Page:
Once in a while you encounter a wheel that simply will not come off the axle no matter what you do with it. This is not uncommon with Carrera cars, since Carrera uses truly extreme knurling on its axle ends to grip the plastic wheels ferociously. If all else fails you can violate everything we just told you above and bend the wheel sideways just enough to crack the hub. Then, use the CA and tubing trick to fix the hub before reinstalling the wheel. Don’t do this except as a last resort.
Some press-on wheels are actually two-piece assemblies in which the rim is a press-fit onto the center, as shown in Drawing 7. This is done to allow the center and the rim to be painted or plated differently, giving the wheel a more realistic look. Like the wheel hub on the axle, the rim can work loose from the center over time, and sometimes they are not a perfectly tight fit right from the factory. You will find that out when you try to twist off a two-piece wheel as described above and the rim, with the tire on it, comes off in your hand while the center remains firmly attached to the axle. The fix is the same – a little CA on the mating surfaces and the rim pressed back onto the center. Be careful with the CA, as it can ruin the wheel’s paint or plating if it gets onto the wrong place.
While we’re at it we should say a few words about press-on plastic gears. The gears typically fit the axle more tightly than the wheels do and some car makers spline the axle at the point where the gear goes to grip it more tightly. You usually won’t get a gear off by twisting it with your fingers because you can’t grip it hard enough to apply the necessary force. To remove a press-on gear, take the wheels and bushings off the axle. Place the axle in a bench vise as shown in Drawing 8. Use a hammer to drive the axle through the gear. Use a piece of steel wire or a drill blank slightly smaller than the axle to drive it all the way through. Use the same procedure to drive the axle back into the gear. Be sure to drive the axle in straight to avoid damaging the hole in the gear, and keep in mind that RTR car axles can be bent.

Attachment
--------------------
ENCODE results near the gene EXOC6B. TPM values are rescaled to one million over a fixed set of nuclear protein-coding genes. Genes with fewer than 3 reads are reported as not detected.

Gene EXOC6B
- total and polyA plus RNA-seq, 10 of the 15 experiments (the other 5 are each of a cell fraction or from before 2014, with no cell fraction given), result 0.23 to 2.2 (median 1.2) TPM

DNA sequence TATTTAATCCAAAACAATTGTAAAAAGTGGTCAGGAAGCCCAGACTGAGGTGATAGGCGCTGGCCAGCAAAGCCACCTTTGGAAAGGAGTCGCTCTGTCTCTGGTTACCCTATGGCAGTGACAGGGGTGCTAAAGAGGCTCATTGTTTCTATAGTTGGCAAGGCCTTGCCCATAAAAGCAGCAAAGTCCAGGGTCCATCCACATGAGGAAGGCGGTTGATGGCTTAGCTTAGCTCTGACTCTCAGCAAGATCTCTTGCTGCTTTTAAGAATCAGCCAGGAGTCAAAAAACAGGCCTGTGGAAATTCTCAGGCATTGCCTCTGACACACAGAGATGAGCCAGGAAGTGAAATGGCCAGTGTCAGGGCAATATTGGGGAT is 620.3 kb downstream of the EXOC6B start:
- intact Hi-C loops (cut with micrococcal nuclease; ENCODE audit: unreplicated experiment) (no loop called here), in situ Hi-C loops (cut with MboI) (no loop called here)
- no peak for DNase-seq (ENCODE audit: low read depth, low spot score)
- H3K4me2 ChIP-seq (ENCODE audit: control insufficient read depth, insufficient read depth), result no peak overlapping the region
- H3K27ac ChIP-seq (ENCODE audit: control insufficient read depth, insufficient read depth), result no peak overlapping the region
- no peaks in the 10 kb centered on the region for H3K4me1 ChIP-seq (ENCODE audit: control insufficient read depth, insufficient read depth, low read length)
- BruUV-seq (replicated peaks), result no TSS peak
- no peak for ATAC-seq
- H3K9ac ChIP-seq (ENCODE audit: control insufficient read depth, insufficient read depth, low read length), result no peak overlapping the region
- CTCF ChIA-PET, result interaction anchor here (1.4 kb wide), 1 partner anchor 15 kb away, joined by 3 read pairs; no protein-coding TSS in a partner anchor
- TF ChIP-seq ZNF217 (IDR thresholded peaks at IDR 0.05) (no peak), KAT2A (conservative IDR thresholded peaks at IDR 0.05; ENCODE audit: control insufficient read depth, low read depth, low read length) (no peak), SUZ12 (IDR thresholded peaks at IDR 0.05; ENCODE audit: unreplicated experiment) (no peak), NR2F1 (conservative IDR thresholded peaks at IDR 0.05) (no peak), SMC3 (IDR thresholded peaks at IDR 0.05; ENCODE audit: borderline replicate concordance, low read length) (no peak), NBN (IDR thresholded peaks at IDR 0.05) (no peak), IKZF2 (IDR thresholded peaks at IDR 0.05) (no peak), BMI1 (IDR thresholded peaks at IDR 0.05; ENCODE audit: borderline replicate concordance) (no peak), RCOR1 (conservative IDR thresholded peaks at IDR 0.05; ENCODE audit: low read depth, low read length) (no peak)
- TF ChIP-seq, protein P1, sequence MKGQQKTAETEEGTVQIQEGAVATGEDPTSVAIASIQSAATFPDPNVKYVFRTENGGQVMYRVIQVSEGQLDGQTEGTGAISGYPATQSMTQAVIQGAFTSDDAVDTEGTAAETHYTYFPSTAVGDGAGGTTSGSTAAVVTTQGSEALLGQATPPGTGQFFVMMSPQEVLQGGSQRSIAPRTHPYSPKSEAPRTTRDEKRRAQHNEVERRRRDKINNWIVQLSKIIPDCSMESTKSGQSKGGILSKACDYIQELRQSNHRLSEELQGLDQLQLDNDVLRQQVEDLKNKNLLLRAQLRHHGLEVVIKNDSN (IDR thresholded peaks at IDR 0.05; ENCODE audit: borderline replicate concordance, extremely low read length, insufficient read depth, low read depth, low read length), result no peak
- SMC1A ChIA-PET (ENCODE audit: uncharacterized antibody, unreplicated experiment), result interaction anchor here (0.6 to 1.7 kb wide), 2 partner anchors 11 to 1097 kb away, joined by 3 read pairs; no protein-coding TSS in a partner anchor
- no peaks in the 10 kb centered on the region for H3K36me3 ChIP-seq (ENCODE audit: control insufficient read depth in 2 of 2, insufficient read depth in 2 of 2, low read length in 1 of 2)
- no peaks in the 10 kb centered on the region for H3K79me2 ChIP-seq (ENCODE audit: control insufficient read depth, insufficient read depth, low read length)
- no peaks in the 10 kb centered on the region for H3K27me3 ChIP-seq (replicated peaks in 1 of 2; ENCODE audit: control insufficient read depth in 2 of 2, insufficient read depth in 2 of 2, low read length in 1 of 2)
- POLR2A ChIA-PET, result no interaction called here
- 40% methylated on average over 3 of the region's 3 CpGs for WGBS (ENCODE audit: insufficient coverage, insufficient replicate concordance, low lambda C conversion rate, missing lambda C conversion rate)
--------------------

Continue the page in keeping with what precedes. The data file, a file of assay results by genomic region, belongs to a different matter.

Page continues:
With all this knowledge you are now equipped to get years of reliable performance out of your cars’ press-on wheels and gears and slip-on tires. For the needs of most hobbyists these techniques will make upgrades to more expensive aluminum set-screw wheels and gears unnecessary. Have fun!
Copyright 1998, revised edition copyright 2009, Robert M. Ward. Used by permission.